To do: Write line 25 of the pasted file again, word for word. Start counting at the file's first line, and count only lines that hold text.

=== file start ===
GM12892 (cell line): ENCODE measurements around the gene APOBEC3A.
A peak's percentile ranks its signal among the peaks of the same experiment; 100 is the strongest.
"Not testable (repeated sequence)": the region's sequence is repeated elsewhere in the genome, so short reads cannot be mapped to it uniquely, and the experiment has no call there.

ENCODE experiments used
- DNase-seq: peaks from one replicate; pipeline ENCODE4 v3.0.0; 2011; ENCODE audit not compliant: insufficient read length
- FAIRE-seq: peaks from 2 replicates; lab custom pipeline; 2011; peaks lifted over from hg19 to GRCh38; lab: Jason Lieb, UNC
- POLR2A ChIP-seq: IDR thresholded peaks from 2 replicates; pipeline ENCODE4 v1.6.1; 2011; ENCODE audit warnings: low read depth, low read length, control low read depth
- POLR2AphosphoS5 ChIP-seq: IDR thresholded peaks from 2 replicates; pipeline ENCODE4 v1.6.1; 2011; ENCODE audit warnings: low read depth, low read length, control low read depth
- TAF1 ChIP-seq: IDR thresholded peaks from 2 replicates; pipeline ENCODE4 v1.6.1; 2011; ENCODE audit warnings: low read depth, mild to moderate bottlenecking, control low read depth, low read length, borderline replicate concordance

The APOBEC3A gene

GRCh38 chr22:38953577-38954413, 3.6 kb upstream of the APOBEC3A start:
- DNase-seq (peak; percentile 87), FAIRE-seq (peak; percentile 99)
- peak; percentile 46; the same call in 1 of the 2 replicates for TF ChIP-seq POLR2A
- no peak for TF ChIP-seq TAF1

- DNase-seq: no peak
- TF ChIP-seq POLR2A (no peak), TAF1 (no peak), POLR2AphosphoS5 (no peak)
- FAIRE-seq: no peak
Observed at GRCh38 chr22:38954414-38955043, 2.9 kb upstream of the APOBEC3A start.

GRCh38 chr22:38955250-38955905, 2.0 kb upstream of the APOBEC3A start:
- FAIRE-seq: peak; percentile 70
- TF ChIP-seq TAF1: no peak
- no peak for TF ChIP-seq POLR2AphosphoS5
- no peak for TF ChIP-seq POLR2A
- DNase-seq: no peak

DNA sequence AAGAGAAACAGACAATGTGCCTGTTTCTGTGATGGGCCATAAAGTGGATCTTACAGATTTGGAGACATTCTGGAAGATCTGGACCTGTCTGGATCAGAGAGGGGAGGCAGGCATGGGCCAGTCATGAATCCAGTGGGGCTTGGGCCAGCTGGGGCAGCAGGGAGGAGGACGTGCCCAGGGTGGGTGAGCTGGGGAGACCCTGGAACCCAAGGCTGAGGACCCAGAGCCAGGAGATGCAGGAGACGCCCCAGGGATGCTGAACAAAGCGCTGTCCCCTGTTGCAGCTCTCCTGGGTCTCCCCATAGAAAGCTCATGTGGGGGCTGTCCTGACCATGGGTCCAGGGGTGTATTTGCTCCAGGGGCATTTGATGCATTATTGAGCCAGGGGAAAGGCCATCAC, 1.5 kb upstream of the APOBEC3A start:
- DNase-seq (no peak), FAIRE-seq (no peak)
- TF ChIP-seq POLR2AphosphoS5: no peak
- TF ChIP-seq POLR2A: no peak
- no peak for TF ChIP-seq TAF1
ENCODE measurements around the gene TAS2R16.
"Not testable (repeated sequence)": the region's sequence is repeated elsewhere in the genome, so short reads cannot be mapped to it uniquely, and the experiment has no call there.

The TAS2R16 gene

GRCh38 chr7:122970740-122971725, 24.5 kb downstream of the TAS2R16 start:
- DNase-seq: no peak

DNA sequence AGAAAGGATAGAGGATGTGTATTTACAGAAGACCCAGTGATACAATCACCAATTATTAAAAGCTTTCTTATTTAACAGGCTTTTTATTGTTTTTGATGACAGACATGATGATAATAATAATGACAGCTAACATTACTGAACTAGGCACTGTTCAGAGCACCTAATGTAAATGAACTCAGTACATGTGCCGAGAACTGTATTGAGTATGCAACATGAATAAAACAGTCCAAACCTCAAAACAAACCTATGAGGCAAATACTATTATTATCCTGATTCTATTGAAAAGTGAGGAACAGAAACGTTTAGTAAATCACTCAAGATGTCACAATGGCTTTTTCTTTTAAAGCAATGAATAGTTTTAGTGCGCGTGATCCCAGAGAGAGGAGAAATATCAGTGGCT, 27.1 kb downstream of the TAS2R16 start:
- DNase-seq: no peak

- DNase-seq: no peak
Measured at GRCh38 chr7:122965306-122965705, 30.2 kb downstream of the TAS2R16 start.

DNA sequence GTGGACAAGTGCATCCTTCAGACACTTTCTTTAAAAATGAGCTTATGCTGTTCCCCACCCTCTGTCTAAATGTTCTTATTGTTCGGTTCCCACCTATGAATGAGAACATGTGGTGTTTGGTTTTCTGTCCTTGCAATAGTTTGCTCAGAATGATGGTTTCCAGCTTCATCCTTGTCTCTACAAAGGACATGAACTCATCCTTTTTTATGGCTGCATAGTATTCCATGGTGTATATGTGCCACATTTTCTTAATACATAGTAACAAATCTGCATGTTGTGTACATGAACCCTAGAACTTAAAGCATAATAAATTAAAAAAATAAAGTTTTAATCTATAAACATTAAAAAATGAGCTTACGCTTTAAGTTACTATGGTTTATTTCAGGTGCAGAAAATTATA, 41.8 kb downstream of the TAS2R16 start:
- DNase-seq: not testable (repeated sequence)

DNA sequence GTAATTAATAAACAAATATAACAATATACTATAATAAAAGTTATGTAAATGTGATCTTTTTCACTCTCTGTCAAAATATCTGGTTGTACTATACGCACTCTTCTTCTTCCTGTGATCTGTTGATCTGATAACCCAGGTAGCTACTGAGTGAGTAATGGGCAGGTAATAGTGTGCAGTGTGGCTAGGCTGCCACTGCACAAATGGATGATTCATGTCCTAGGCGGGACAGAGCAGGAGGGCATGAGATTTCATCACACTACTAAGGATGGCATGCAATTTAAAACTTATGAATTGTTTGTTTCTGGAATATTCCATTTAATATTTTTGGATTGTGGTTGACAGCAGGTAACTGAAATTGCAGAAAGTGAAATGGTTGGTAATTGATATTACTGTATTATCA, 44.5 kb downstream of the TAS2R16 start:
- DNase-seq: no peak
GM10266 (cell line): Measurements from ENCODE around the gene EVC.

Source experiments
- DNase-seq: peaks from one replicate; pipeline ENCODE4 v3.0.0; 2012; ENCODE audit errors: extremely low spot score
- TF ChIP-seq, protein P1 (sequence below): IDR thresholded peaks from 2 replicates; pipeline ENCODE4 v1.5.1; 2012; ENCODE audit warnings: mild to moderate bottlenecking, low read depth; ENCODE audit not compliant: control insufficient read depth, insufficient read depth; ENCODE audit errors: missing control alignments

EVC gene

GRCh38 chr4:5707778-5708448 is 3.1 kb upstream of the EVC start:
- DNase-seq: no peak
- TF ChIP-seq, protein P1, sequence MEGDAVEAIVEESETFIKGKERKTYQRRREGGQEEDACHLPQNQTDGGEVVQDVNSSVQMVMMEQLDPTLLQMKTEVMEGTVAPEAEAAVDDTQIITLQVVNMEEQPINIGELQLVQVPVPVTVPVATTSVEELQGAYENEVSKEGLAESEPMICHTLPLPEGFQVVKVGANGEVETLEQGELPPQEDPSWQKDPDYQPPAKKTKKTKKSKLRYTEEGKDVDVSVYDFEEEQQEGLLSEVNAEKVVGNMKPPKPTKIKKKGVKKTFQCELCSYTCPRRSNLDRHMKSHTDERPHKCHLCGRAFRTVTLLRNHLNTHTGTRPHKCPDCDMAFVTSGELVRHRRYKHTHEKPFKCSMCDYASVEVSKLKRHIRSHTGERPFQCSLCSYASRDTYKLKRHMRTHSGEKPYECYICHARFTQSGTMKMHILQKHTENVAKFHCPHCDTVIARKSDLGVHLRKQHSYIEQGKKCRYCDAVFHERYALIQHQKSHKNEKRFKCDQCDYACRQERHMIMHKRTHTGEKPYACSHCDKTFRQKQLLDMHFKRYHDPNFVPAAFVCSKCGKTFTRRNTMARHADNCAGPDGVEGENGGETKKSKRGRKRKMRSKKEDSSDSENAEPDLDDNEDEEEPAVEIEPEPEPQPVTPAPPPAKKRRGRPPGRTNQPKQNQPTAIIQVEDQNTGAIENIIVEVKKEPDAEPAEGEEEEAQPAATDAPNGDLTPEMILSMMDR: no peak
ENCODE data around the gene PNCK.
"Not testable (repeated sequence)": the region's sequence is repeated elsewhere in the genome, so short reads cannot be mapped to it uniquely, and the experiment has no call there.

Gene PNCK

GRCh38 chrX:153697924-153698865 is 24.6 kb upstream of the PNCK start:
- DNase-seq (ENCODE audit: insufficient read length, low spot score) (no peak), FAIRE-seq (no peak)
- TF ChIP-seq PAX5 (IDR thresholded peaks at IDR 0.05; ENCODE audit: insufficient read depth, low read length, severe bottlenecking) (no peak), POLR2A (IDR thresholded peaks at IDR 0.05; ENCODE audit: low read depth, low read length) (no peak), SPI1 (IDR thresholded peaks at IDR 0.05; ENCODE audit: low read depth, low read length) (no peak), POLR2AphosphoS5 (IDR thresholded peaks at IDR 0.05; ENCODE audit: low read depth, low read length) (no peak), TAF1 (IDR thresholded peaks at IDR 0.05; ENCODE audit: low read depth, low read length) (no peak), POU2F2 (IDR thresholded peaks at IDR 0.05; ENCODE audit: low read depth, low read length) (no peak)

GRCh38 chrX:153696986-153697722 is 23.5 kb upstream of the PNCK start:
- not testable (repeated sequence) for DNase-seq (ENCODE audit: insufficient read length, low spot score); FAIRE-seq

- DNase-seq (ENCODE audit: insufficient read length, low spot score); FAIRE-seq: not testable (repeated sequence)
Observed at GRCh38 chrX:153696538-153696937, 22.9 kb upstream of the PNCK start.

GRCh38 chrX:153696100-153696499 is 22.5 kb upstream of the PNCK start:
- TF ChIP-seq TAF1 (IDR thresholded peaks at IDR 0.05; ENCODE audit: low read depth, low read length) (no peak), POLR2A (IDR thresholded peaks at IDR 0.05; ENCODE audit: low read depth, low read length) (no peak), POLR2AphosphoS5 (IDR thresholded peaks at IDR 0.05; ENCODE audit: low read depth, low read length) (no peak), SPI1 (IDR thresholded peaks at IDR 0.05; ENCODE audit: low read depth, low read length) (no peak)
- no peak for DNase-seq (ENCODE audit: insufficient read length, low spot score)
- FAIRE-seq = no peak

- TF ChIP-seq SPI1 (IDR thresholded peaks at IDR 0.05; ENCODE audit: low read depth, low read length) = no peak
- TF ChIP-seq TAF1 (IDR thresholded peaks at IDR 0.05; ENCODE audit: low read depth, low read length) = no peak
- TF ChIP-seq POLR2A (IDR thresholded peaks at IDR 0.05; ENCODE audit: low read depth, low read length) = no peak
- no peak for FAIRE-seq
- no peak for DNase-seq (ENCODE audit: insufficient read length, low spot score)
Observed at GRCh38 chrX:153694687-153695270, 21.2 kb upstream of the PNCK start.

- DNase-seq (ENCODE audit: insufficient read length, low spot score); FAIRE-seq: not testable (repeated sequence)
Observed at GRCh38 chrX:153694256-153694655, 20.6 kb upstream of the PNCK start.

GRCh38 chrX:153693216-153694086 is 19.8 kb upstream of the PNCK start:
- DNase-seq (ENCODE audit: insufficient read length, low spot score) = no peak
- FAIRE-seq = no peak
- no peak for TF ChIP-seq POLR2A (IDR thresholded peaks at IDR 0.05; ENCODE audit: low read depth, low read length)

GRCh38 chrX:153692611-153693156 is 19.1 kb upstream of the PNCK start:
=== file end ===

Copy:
DNA sequence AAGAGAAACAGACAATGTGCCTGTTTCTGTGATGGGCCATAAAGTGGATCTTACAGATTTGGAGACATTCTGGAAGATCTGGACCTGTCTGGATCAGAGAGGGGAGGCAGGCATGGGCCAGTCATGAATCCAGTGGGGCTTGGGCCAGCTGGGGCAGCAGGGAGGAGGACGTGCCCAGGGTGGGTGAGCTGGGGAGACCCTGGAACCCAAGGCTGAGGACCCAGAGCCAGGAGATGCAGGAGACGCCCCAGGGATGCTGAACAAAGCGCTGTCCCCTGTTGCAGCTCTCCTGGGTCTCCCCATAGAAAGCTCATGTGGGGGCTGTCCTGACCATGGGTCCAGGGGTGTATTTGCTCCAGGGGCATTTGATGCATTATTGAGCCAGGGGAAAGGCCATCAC, 1.5 kb upstream of the APOBEC3A start: